Knock At The Cabin, Favours Selflessness Over Nihilism

Knock At The Cabin, Favours Selflessness Over Nihilism

M. Night Shyamalan adapts for the silver screen the horror novel The Cabin at the End of the World by American writer Paul Tremblay. The Indian-American filmmaker, master of the contemporary supernatural, provides his own take on the original story through his Knock At The Cabin.

Andrew (Ben Aldridge), Eric (Jonathan Groff) and their adopted seven-year-old daughter Wen (Kristen Cui) spend a holiday in a secluded cabin in the woods. The young girl is approached by a mysterious man called Leonard (Dave Bautista), who anticipates he has an unexpected announcement to make to her fathers. She flees back home to alert her parents, but the man who frightened her arrives with other three people holding oddly-shaped weapons. Leonard’s companions are Redmond (Rupert Grint), Adriene (Nikki Amuka-Bird ), and Sabrina (Abby Quinn). They barge in the house and explain they have never met before and have no intention to harm the family. In the last week they have been seeing visions of an upcoming apocalypse. The only way to prevent it is for the family of three to sacrifice one of its members willingly. The spouses take this as an insane lie and feel they are being targeted by a group of homophobics. Each time the family refuses to comply to the absurd request, a bizarre ritual is carried out causing the death of each of the mysterious intruders. 

As the predictions made by the strangers are reported on the news, the family of three — and the audience — wonder if the world-ending prophecy is real or not. The oceans rise, a new virus breaks out, planes fall and an unending darkness pervades our world. Just like Andrew, Eric and Wen, we diligently try to figure out if it is a well-crafted hoax or if these four people — like in the Book of Revelations in the New Testament — represent the Four Horsemen of the Apocalypse. Once at a crossroads, between an earthly reality and a supernatural dimension, Knock At The Cabin eventually shows us the path to what is going on. The revelation doesn’t take by surprise and it becomes rather disappointing that there is no final plot twist.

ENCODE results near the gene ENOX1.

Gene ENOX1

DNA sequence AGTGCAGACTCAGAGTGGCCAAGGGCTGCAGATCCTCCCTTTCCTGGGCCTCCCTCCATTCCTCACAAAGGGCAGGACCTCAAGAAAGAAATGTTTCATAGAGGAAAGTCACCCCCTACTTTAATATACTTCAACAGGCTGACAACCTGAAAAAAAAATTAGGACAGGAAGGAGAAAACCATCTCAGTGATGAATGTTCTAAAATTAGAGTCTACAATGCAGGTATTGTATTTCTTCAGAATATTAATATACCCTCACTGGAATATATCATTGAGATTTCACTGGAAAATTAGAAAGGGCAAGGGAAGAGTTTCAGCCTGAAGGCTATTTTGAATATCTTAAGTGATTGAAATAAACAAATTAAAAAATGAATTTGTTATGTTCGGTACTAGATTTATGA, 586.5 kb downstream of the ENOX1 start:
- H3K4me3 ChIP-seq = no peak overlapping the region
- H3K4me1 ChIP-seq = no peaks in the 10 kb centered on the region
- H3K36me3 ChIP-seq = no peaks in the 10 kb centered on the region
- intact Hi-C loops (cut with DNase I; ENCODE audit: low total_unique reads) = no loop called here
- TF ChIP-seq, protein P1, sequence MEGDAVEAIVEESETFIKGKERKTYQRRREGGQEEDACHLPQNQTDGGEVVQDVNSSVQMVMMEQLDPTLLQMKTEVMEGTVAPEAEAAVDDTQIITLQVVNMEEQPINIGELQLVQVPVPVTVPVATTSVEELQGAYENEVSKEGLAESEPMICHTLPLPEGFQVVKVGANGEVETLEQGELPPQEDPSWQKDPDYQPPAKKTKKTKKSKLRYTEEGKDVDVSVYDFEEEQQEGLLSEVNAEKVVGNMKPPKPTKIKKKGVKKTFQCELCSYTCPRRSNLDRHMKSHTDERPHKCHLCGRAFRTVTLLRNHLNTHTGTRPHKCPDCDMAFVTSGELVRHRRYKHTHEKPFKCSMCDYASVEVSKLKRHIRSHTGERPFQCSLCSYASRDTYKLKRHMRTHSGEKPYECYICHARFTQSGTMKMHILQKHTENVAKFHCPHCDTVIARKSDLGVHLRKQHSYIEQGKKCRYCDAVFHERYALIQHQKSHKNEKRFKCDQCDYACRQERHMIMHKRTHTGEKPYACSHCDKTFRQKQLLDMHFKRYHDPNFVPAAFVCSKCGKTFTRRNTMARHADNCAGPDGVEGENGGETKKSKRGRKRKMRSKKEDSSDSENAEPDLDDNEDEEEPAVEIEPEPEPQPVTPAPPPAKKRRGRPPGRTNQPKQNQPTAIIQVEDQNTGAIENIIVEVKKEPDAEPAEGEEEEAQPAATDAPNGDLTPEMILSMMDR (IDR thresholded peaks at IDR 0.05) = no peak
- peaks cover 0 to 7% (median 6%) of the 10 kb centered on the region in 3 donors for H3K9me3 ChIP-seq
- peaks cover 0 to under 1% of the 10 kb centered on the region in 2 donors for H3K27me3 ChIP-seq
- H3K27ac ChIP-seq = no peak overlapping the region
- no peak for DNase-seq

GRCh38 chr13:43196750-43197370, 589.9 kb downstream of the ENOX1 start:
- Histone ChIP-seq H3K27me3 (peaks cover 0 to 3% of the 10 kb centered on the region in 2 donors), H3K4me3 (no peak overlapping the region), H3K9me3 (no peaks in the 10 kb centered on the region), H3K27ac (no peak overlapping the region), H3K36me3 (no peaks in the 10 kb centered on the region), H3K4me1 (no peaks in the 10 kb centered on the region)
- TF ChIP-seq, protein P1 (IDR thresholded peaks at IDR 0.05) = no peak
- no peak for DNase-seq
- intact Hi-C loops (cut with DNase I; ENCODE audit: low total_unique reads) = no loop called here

The director who startled audiences in 1999 with The Sixth Sense by tricking us into thinking that the protagonist that we believe to be alive is actually a ghost — fails expectations. Shyamalan changes the ending of the novel that won the Horror Writers Association’s Bram Stoker Award for Novel in 2019. His do-gooder choice makes the film far less thought-provoking than its inspirer. 

Nevertheless the horror film is well shot and performed. The cinematography by Jarin Blaschke sets the beguiling mystery mood. It doesn’t surprise since his previous work on the psychological horror film genre earned him a nomination for the Academy Award for Best Cinematography. The actors are well cast. There is a tender chemistry between Ben Aldridge and Jonathan Groff who portray a consolidated and loving couple. The young Kristen Cui is brilliant in conveying the innocence of her age, with a touch of initial disenchantment that pertains to her day to day life before the family routine gets subverted. The herculean-sized Dave Bautista very effectively depicts the epitome of the gentle giant, whilst it is amusing to see the heroic Ron Weasley turned into a villain by the talented Rupert Grint. Also Nikki Amuka-Bird and Abby Quinn are brilliant in playing two different types of compassionate women, who must carry out a burdensome task.

On paper Shyamalan was the perfect filmmaker to adapt this story into film. All the elements of the narrative corresponded to fit his repertoire: the supernatural, the pressing sense of paranoia, the religious undertones, the isolated setting. Knock At The Cabin kicks off terrifically, also with some witty punch lines delivered by the character of Wen. But the film decides to take the easy route and preach audiences to act for the greater good, rather than showing how society most often hovers in nihilism.

Final Grade: C-

Check out more of Chiara’s articles.

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